Failure of developmental Alzheimer's drug has wider implications

Posted Feb 17, 2017 by Tim Sandle
News that pharmaceutical company Merck has halted a clinical trial for a once promising Alzheimer’s treatment (verubecestat) is not only bad news for the patient group, it could signal that the general view as to the cause of Alzheimer's might be wrong.
PET scans showing the differences between a normal older adult s brain and the brain of an older adu...
PET scans showing the differences between a normal older adult's brain and the brain of an older adult afflicted with Alzheimer's disease.
National Institutes of Health
Merck have abandoned their experimental study after concluding that there is no prospect of the drug actually working. This is an expensive, but not uncommon, occurrence in pharmaceutical drug development. What is of concern is that the drug aimed to directly deal with amyloid plaques, which are regarded by most medical opinion as the causative agent of Alzheimer's disease.
It is established that amyloid plaques form in patients with Alzheimer’s disease. These plaques are a form of adhesive build-up that can accumulate outside nerve cells. The plaques occur when a common protein divides improperly (and produces folding). It is thought that this protein becomes toxic to neurons in the brain (and that this causes neural death, leading to Alzheimer's disease.) Such theories are based on the build-up of plaques observed through autopsies of patients who have succumbed to Alzheimer's.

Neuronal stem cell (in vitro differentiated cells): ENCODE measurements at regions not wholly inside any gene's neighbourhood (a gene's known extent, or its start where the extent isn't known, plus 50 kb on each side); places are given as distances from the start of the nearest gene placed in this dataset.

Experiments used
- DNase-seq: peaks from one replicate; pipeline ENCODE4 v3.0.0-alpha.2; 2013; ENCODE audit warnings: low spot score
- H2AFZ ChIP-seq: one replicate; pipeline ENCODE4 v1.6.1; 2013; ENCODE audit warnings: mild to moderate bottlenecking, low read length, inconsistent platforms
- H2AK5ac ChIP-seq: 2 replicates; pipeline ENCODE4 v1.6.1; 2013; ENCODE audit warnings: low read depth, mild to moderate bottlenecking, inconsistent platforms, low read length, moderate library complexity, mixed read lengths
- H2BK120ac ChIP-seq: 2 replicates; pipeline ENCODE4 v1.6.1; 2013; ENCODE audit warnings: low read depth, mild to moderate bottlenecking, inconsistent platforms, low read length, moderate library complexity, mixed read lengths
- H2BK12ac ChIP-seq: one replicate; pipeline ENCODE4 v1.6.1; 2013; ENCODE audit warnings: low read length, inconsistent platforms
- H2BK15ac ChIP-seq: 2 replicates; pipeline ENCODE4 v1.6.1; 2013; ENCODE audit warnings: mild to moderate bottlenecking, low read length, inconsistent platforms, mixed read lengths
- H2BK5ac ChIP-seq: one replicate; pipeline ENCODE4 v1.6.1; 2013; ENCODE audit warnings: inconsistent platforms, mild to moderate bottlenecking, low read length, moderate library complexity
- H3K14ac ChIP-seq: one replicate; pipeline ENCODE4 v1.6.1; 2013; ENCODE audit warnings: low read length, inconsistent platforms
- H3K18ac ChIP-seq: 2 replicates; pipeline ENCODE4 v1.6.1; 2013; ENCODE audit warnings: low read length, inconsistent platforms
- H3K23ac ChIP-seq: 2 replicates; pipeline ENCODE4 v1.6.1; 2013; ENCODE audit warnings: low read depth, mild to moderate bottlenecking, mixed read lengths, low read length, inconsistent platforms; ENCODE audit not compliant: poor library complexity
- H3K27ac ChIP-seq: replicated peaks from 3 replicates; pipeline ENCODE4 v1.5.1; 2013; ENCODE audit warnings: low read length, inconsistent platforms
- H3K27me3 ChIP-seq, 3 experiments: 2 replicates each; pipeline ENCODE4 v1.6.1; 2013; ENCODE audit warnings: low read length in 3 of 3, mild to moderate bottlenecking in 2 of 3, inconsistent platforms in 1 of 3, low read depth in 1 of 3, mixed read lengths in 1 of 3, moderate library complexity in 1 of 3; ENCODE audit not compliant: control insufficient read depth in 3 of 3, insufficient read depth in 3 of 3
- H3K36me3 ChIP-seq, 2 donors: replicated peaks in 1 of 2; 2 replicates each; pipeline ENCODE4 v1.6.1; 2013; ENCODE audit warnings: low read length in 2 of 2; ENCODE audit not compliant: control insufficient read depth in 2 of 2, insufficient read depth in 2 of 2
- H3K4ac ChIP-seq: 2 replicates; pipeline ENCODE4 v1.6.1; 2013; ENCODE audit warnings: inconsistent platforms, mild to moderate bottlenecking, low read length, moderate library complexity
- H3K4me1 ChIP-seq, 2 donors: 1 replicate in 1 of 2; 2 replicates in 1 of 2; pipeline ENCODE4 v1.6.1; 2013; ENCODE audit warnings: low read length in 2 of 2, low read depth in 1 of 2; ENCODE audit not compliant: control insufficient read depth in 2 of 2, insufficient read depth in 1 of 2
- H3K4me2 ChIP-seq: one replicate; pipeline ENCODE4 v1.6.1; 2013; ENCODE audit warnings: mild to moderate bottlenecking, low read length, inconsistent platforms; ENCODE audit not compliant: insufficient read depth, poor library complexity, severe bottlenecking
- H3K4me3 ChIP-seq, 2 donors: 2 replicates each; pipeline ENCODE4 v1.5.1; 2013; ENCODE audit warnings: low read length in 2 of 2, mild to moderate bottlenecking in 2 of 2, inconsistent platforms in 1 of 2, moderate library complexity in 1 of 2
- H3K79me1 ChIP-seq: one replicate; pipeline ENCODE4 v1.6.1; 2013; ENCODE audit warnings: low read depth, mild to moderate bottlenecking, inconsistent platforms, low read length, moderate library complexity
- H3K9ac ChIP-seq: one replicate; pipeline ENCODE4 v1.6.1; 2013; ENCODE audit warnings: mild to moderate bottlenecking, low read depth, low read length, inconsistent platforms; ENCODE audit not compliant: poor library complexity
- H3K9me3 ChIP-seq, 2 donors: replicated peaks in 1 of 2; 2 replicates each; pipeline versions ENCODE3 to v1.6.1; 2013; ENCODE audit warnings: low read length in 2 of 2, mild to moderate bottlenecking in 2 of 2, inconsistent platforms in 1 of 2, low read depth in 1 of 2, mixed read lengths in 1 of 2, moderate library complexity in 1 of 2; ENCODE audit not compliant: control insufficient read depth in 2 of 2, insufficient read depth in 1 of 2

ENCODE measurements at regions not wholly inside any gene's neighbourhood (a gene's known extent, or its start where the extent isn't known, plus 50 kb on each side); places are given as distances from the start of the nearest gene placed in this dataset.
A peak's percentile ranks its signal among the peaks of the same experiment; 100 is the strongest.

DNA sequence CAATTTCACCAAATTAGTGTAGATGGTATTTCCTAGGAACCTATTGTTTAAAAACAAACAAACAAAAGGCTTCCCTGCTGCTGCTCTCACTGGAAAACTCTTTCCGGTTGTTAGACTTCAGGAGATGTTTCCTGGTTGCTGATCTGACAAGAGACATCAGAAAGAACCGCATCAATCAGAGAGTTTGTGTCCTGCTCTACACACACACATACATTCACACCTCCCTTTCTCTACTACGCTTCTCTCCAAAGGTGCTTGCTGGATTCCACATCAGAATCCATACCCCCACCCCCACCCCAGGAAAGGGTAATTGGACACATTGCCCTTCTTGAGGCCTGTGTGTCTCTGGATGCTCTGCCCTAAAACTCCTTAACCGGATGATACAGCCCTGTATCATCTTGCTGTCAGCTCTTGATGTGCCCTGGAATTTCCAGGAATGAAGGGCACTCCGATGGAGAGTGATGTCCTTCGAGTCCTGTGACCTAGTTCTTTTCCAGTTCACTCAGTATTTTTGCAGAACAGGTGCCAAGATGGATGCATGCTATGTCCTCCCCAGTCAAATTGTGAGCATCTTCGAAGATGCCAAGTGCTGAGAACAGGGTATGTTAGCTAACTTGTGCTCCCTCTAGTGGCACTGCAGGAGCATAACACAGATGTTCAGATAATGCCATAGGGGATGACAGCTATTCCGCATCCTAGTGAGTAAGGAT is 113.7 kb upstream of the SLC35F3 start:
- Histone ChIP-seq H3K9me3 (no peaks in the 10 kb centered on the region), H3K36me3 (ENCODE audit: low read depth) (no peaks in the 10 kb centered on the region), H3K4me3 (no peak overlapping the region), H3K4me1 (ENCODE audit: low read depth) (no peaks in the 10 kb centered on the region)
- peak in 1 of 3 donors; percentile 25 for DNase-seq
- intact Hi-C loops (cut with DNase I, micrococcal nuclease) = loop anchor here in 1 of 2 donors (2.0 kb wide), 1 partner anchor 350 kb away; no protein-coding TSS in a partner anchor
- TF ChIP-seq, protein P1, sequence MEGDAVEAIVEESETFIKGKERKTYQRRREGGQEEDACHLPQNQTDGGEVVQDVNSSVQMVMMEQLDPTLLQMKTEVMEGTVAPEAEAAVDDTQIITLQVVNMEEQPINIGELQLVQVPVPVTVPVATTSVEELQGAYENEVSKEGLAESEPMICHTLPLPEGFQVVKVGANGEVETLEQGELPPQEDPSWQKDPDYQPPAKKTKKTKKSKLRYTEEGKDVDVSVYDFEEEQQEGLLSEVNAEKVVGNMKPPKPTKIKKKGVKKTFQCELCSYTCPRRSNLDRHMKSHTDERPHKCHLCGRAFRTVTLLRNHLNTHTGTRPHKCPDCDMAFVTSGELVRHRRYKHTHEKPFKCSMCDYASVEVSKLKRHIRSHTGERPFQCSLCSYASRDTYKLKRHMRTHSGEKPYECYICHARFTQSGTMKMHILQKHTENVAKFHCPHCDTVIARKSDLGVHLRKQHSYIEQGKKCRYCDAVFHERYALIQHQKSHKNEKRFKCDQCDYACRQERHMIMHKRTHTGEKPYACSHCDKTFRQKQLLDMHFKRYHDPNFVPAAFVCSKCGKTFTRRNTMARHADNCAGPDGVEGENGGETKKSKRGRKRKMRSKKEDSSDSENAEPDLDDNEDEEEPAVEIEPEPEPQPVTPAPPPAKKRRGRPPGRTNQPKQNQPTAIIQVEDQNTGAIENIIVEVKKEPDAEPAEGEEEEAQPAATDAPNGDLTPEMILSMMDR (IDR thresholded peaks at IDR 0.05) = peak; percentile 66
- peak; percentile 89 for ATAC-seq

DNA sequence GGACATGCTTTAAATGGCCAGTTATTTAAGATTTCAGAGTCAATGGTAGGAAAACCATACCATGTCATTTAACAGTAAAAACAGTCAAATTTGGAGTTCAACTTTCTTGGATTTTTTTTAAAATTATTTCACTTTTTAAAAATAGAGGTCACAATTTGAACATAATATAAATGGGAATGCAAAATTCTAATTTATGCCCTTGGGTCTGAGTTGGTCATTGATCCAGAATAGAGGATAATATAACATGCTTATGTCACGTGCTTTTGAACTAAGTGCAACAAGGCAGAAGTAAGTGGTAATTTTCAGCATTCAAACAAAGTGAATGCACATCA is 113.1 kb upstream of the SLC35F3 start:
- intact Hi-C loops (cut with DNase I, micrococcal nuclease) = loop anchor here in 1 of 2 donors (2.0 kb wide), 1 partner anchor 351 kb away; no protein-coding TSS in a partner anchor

What the Merck’ medication did, when tested out on a volunteer group who had mild or moderate Alzheimer’s, was to switch off the production of amyloid in the brain. The drug did this successfully but it made no difference to the progression of the disease.
The reason for the despondency in medical circles is because the Merck issues comes only two months after the failure of another Alzheimer’s drug called solanezumab (as reported by New Scientist magazine). This drug also targeted beta amyloid plaque.
What the two drug failures signal is that although amyloid plaques are associated with Alzheimer's disease, plaque formation may not be the cause. While it is probably a little early for this to be a concrete assertion, it at least suggests that other forms of research into the disease are required. An alternative hypothesis is that once amyloid plaques begin to form it is too late to prevent the disease and any drug that aims to slowdown or to halt further formation is doomed to failure.
Speaking with New Scientist about the Merck announcement, Bryce Vissel at the University of Technology Sydney in Australia, who has been studying Alzheimer's disease for many years, stated: “It’s my strong view that new approaches need to be developed, and new directions in research supported.”